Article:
“Politics” is one of those words which is loaded. Whatever your opinion about politics, it is likely to be “charged” and is a good bet to get you to rev your engines. As Adrian Leftwich points out in What is Politics? the word “politics” has gotten bad press. Here are some associations and their implied opposites: Politics can be:

  • Hypocrisy – baby kissing (not saying what you feel)
  • Wheeling and dealing (as opposed to following through on promises)
  • Fraud (as opposed to honesty)
  • Unpleasant squabbles (as opposed to agreeableness)
  • Can be violent (as opposed to being non-violent)
  • Done by professionals (as opposed to by the average person)
  • Character assassination (as opposed to sticking with the issue)
  • Unnecessary “don’t get political” (as opposed to a necessary activity)
  • Temporary (intrinsic and functional activities which are not political)
  • Distasteful “It’s a dirty job, but someone has to do it” (as opposed to enjoyable)

Those who claim to hate politics probably draw from at least some of these associations. However, these reservations still have embedded in them their own definition of politics. Even those who claim to be “apolitical” still have a vague definition about what politics is in order for them to decide to withdraw from it. Lastly, many of those who claim to like politics often have a very narrow and conventional definition of what it actually is.

Besides the word “politics” being loaded, it is also one of those words that everyone thinks is commonly agreed upon. I am not talking about specific political positions, for instance, conservative or liberal. What I mean is a simple working definition of the word. The word politics is vague in the sense that the borderline between it and other related terms in sociology is murky.

As Leftwich points out:

There are institutional jealousies, border police, with well-placed and often concealed booby-traps, diversions and dead ends. Some people who attempt to work in such areas never seem to emerge alive. Those who do, often re-emerged tattered and in such a state of shock that they never seem able to say anything about any concrete politics of problems of the world again. (117)

Politics is often used interchangeably with “power”. This term “power” is another hornet’s nest to define which I will take up in an article in the near future. What political theories disagree about are its origins, sources, basis, forms, distribution, measurement, and interpretation. Another sign of vagueness in the word “politics” is to try to identify what the opposite of politics is. If you try this, you will probably see it is not an easy exercise.

Finally, the word politics is ambiguous, meaning it can be categorized in many different ways. Here it is less a question of murky boundaries as it is a choice as to how broad or narrow a range to cover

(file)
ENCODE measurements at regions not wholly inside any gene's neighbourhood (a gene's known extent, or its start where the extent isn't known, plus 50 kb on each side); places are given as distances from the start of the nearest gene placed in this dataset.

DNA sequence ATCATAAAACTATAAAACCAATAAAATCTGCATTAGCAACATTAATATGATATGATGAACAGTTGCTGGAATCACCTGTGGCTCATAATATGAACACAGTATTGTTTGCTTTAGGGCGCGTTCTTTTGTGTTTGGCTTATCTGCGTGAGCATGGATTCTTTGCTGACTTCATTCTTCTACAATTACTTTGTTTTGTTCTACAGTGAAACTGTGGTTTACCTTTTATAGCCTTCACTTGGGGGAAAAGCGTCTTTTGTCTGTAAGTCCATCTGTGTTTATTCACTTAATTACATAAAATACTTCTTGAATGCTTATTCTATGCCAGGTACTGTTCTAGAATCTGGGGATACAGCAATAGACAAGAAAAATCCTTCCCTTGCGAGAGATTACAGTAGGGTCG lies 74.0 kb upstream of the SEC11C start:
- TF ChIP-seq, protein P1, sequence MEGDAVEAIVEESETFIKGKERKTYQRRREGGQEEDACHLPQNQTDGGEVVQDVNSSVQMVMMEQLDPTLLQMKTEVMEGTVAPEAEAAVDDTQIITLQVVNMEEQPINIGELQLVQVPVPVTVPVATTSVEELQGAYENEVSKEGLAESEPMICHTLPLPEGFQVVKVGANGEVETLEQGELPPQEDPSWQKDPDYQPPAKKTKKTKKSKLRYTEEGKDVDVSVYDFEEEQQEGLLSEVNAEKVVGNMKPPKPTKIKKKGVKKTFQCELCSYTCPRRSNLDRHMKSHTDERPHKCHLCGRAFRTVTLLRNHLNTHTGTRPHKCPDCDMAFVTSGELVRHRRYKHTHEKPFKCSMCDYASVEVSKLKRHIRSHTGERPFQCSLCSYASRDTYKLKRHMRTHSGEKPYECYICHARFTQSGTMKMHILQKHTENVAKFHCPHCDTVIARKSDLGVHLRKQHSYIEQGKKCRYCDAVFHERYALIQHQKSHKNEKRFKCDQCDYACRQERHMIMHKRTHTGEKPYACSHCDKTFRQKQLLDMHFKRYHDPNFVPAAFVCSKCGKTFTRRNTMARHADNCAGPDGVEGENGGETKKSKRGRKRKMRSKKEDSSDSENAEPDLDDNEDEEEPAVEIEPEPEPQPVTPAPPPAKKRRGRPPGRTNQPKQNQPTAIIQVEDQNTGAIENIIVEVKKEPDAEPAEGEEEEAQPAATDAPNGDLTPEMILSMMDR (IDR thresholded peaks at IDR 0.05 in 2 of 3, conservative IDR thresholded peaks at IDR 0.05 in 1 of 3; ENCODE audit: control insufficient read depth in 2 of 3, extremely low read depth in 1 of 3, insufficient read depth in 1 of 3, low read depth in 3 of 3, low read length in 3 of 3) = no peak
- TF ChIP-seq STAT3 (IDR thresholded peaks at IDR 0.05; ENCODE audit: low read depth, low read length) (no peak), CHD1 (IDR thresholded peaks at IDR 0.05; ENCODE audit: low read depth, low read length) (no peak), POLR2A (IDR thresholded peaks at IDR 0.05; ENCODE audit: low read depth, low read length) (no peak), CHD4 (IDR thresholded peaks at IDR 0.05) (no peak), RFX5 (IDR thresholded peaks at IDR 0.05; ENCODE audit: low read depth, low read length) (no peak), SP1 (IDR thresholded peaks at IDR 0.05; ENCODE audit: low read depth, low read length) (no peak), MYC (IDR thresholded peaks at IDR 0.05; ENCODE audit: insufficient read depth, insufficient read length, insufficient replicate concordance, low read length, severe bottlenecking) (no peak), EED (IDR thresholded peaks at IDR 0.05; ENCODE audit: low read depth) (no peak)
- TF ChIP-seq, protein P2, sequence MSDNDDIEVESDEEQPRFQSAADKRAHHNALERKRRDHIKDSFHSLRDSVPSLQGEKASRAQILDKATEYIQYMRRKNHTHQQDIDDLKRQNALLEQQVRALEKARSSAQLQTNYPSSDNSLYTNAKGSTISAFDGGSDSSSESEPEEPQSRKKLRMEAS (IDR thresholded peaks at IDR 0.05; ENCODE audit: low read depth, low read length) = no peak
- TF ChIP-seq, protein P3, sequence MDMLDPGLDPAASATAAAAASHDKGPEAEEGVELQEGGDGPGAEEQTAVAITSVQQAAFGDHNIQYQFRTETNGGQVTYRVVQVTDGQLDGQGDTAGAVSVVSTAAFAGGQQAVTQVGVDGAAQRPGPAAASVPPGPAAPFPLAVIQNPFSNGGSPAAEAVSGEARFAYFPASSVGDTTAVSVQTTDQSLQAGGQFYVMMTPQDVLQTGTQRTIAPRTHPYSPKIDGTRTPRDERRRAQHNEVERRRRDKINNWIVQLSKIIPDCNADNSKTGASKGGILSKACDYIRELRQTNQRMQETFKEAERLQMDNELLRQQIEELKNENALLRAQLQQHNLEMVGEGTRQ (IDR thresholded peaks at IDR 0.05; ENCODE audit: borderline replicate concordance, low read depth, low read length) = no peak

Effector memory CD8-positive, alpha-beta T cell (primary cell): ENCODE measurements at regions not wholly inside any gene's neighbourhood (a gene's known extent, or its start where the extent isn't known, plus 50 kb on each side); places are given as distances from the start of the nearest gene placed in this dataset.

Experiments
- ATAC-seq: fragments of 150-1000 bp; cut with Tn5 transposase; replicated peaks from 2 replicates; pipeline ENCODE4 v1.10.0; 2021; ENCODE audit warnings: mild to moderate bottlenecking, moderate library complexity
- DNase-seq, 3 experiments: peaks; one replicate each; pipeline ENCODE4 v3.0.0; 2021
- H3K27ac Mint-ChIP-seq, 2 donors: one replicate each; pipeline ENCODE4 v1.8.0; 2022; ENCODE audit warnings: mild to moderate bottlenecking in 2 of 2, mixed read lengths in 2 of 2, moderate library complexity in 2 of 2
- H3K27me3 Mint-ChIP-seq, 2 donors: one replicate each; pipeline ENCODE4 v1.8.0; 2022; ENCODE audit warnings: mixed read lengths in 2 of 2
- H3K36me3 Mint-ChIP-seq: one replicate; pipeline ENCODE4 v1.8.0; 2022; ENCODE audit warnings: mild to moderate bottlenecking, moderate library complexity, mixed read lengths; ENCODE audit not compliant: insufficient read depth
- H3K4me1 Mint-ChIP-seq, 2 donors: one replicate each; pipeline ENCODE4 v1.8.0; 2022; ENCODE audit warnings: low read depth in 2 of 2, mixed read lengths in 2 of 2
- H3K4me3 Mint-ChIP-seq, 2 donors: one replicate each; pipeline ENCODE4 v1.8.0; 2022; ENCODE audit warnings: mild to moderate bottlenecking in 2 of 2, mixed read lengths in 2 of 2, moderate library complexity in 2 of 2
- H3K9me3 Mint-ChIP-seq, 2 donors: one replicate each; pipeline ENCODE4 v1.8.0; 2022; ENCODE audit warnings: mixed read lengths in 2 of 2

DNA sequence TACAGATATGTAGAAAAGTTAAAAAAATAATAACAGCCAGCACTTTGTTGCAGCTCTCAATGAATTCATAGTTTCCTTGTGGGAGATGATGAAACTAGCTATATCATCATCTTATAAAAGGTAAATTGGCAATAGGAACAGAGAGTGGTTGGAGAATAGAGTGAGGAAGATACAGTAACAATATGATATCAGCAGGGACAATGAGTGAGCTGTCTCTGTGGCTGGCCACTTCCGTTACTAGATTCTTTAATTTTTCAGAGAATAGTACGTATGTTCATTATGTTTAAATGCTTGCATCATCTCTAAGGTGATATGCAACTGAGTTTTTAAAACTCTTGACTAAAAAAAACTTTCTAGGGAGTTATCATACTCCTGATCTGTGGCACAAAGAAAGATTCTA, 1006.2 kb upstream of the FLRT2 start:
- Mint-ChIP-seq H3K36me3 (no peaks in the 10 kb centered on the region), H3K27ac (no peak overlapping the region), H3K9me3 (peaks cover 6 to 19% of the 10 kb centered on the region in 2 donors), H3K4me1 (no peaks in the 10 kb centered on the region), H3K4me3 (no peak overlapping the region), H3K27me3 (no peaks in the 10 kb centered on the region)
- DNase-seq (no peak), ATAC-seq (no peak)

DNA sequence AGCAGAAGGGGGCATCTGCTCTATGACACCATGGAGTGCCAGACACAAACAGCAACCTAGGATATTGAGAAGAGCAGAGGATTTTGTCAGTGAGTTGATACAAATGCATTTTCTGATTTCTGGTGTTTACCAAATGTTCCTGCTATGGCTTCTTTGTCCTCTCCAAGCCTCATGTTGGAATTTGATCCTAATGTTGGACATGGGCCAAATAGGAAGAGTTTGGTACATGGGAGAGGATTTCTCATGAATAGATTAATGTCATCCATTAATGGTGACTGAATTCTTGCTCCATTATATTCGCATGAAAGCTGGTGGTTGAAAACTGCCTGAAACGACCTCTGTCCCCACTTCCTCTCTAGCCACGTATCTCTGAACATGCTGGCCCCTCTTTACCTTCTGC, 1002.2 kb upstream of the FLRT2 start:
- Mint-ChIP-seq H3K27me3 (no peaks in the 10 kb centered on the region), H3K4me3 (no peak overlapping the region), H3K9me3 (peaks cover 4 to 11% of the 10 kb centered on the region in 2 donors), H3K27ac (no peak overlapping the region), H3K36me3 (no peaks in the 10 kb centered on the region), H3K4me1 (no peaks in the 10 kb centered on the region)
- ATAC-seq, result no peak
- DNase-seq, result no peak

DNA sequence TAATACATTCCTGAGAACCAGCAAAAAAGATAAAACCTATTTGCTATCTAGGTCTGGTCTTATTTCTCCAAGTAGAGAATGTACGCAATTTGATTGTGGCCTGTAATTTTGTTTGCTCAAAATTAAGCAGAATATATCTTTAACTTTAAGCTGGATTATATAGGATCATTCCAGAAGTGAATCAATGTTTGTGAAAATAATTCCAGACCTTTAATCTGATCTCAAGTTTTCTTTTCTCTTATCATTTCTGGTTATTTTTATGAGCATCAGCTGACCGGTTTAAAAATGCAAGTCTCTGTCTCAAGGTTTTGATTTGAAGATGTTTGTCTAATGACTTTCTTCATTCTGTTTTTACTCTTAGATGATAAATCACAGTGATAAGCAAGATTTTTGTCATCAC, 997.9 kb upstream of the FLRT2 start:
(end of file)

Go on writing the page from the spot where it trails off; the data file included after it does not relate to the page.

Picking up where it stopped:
Seven theories of politics and my sources

There are seven theories of politics: Old Institutionalists; Civic Republicans; Weberian political sociologists; Marxian political economy; Rational Choice Theory; Radical Feminism; and Bio-evolutionary. I have divided this article into two parts. In Part I, I ask twelve foundational questions that all seven of these theories must address. I then cover the more centrist political theories, namely, the old Institutionalists, the civic republicans, and the Weberian political sociologists. In Part II I cover the more extreme versions of politics: Radical Feminism and Marxian political economy on the left and Rational Choice Theory and Bio-evolutionary Theory on the right. At the end of Part II there is a table which compares how the seven theories answer each of the twelve questions. My sources for this article include Politics by Andrew Heywood; What is Politics, Edited by Adrian Leftwich; and Invitation to Politics by Michael Laver.

As a prologue to a definition of politics, the following twelve questions need to be answered. Once we have a more solid foundation of how they can be answered, then we will be able to link them to each of seven different schools of politics. Here are the categories and the questions that follow.

Twelve Questions for Determining What Politics Is

Temporal reach – How far back into human history does politics go? Does politics go back to pre-state societies? Or does politics begin with state societies? Is politics possible before there were political parties?

Cross species scope – Is politics confined to the human species or does it ooze into the life of other species? If so, which ones? If politics crosses species, is it social species that are political? Is it possible to have animal societies which are social, such as lions or wolves but not political? Does a species need to be social to be political? Is being social a necessary but not sufficient condition for politics? Is being social a necessary and sufficient condition for politics? Or is being social neither a necessary nor sufficient condition? In other words, is it possible for a non-social species to have political relationships?

How much does evolutionary biology impact politics? At a macro level, how does natural adaptation impact human politics? In terms of men and women, how much does sexual selection determine politics? At the micro level, how much do genetics and brain chemistry determine the level and the interest and skill in politics? Or is politics primarily a creature of the socio-historical level of reality?